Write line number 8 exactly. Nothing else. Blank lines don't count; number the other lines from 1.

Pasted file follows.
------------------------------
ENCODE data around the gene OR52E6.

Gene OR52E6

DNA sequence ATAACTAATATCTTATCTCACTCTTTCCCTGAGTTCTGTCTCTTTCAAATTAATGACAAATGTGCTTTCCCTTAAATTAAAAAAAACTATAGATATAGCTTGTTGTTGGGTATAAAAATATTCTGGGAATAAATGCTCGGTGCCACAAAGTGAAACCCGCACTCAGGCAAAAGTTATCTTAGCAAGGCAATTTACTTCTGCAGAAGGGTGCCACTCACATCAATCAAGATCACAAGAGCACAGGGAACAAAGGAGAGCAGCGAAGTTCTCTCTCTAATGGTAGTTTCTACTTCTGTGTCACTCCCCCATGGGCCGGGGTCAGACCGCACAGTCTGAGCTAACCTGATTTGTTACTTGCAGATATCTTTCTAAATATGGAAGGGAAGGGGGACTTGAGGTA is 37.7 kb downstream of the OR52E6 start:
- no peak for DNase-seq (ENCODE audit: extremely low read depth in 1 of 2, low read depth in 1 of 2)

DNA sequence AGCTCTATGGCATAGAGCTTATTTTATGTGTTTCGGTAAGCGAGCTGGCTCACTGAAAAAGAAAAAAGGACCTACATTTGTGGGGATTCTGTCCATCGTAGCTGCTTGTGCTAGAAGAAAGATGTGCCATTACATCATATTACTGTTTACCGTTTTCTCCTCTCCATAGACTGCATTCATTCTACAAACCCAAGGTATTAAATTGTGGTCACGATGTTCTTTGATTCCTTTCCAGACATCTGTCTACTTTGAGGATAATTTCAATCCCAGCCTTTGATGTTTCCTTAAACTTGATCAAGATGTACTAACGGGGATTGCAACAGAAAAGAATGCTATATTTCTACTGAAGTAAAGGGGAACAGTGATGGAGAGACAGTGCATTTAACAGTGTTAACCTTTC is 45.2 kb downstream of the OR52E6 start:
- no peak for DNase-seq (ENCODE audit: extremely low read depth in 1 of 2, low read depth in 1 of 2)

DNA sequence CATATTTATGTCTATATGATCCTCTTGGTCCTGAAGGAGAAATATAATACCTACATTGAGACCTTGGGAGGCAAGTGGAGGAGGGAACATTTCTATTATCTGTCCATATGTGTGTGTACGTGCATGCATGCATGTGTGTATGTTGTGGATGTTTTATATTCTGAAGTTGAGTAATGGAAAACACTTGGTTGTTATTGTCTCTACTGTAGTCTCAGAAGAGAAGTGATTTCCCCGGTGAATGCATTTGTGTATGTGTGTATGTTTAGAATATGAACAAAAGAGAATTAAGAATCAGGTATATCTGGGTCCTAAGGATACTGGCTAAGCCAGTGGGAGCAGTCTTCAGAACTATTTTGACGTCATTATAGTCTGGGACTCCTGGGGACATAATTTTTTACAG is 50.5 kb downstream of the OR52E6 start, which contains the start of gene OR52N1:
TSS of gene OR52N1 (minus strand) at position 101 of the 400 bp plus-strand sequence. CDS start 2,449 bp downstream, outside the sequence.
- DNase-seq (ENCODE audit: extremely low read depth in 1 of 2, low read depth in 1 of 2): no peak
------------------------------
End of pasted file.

TSS of gene OR52N1 (minus strand) at position 101 of the 400 bp plus-strand sequence. CDS start 2,449 bp downstream, outside the sequence.